By Saadia Peerzada
UNATTAINABLE body standards are not only targeted at female consumers of media, but also at men. In an attempt to secure the ideal physique, eating disorders are on the rise. The November issue of Esquire Singapore brought attention to the rise of ‘superhero culture,’ one that celebrates a specific kind of masculine body, and puts pressure on men to perform that ideal.
A study carried out at the Melbourne School of Psychological Sciences suggested that continued exposure to extremely muscular male portrayals was detrimental to self-worth in men. This negative effect on self esteem can then lead to anxiety, loneliness and problems in relationships with family or spouses. Not only can such stressors manifest as physical ailments, they can also have a negative effect on those around us.
One media portrayal that acts as a case study is Vasan Bala’s 2018 project Mard Ko Dard Nahi Hota. It garnered positive reviews internationally for its play with gendered tropes yet it still falls back on the idea of the superhero. It reads as an example of two steps forward, one step backward. Even as it drives away from misogyny, any loss is dealt with through violence and revenge. This is mediated through the muscular body, trained into a buff superhero spectacle. Surya’s character embodies personal revenge and muscularization to the effect of being read as the hero of a vigilante film.
But first… the refreshing choices in the film
We have all heard of the trope ‘men don’t feel pain.’ Mard ko Dard Nahi Hota takes this saying literally to then spin it on its head. The main character Surya is born with a rare disorder that makes him resistant to any and all pain. This seemingly unique condition subjects him to bullying at school, the other kids curious to see what it’s like to not feel any pain at all. Supri, a classmate of Surya, defends him when such situations arise. Surya tells his grandfather, “Supri mereko protect karti hai, puri dunya se.” The film tries to make the female the protector to flip the trope of the knight in shining armor.
As an adult, Supri is stuck in an abusive relationship to help her family’s medical costs. She is soon guided by her mother into an escape plan. She doesn’t continue to suffer resolutely. An idol is not created out of victimhood. The mother is able to secure herself treatment while the daughter escapes her abusive partner.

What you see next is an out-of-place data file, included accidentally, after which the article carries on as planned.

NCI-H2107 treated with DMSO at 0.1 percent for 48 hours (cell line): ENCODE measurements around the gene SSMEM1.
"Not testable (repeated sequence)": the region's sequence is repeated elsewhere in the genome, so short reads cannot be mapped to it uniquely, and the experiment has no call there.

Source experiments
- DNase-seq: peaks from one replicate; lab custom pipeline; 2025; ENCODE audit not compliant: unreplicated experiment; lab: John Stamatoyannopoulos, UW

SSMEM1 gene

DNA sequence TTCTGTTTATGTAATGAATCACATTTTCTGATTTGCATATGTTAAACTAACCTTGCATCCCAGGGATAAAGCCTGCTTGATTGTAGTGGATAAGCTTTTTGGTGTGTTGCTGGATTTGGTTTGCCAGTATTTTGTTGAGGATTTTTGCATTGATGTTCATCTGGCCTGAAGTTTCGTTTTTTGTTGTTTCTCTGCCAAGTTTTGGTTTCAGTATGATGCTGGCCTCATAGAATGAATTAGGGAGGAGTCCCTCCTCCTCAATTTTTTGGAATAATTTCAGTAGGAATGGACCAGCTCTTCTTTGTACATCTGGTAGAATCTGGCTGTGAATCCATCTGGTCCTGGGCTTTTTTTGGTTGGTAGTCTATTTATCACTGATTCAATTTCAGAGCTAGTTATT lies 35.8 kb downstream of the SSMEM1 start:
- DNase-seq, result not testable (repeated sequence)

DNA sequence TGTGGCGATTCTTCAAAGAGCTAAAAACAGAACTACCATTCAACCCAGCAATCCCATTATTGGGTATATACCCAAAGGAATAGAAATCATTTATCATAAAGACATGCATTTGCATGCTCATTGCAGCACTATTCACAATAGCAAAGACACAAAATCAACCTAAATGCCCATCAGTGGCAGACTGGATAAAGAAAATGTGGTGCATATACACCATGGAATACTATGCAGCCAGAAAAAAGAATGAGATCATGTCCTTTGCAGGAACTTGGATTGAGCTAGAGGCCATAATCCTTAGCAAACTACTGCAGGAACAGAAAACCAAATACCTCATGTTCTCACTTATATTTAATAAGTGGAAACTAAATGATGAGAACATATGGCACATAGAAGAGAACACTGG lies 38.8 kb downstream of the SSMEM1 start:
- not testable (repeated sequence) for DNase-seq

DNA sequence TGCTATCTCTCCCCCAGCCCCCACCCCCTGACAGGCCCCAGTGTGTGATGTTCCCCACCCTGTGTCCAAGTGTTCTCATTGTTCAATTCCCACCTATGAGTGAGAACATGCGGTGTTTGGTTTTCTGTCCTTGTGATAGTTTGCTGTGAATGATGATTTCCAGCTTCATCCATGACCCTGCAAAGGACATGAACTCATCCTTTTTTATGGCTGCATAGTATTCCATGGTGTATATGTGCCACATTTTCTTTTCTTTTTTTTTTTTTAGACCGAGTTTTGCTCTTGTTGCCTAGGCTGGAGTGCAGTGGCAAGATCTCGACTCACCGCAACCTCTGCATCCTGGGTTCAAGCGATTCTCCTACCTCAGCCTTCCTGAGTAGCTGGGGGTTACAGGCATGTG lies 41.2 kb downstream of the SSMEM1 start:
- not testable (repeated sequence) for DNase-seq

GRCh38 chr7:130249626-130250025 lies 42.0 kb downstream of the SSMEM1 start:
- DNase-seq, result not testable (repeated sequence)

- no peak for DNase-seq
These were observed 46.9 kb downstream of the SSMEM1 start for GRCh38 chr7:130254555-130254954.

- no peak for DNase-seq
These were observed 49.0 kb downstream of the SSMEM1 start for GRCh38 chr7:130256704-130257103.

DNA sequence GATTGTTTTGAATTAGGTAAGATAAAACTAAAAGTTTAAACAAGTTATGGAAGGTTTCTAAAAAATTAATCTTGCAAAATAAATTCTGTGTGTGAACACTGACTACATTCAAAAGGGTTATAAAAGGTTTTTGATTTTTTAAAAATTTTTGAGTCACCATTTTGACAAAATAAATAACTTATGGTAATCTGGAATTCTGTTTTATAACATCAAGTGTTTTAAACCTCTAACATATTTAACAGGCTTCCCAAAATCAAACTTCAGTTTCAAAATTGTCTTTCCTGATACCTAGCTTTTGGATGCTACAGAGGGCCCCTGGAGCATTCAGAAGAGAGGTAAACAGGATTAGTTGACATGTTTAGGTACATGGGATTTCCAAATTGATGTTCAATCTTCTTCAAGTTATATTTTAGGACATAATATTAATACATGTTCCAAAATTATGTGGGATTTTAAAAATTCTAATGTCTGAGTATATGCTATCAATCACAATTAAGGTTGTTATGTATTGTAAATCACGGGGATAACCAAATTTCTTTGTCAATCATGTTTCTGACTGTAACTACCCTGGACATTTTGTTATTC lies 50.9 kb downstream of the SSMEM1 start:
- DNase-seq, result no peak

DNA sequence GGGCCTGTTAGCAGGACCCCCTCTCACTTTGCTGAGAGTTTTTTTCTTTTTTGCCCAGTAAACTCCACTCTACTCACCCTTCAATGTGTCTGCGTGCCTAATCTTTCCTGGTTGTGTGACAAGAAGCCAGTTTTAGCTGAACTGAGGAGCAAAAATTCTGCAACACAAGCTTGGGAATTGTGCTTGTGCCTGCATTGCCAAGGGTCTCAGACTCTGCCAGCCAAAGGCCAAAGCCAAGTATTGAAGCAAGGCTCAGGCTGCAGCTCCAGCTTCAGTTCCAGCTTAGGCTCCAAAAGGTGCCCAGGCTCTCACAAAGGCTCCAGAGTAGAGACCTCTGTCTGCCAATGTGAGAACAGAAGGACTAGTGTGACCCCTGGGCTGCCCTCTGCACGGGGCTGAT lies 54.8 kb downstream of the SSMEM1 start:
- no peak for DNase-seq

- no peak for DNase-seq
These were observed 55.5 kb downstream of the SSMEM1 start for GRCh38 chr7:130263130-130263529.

Often wheelchairs or crutches are cast as invitations for ableism, that is discrimination against disabled people, through expressions of pity. But in the final action scene in the film, Karate Man passes his crutches to Surya as he’s broken his leg. The mobility aid is claimed as the need arises in the middle of a fist fight. The spectacle of a fight, the center stage of muscular masculinity shows crutches simply as mobility aids, the hero is not emasculated if he uses them, instead they help him fight. This is an instance of positive disability representation in a Hindi film, hopefully a baton that is carried forward by other filmmakers as well.
A Vigilante Film?
A closer look at the film reveals a certain return to the tradition of films that dominated 70s and 80s Bollywood – that of the vigilante film.
Karen Gabriel, Professor of English and Director of Centre for Study of Gender at St Stephen’s College names vigilante masculinity as violent and redemptive according. She states that this masculinity emerges inside a matrix of loss and violence, prioritizing revenge over legal resolution.
Surya loses his mother to a chain snatching incident soon after his birth. We watch him bring up the death of his mother over and over again in the film, especially in relation to the fact that his father and grandfather let the ‘chain choor’ go. To not let the proverbial thief run away in his own life becomes the be all and end all for Surya.
The emotional excess from his mother’s passing is turned into a muscular masculinity channeled in Karate. And any violence acts are always underscored by a redeeming personal history. The narrative is such that he can beat up the nurses looking for Karate Man and injure them in the process, because he must find the teacher who will help him in the journey to become the hero.
Hence Surya’s personal loss fuses with his public acts in deciding to become a figure that never loses to the chain chor. Anguish and resulting masculine violence takes our attention away from other afflictions generated by it, says Gabriel. This is observed in the relationship between Surya and his father, who repeatedly says he wanted a normal child. Shaking Surya as a toddler, he asks, “tuje kuch mehsoos kyu nahi hota?” The tensions in their relationship are not properly explored because the revenge arc takes the spotlight.
Karen Gabriel’s theorization of the vigilante figure says women and villains are treated as props, they simply testify to the narrative of the hero. But in this film, they are well fleshed out, there is the creation of a vigilante figure that shares the center stage with them.
Even as the film shows a disabled hero in the form of Karate Man, it circles back to Surya’s hyper-muscularity and superheroism. His physical appearance is complete with six pack abs, and tree-trunk like arms. This film helps us visualize the amount of work needed in divesting from superhero culture and its un-attainable representations. It is not enough to stage sidelined masculine figures as sidekicks to the superhero. Body diversity is a call for all forms of media if we are to move away from damaging and absurd body standards.
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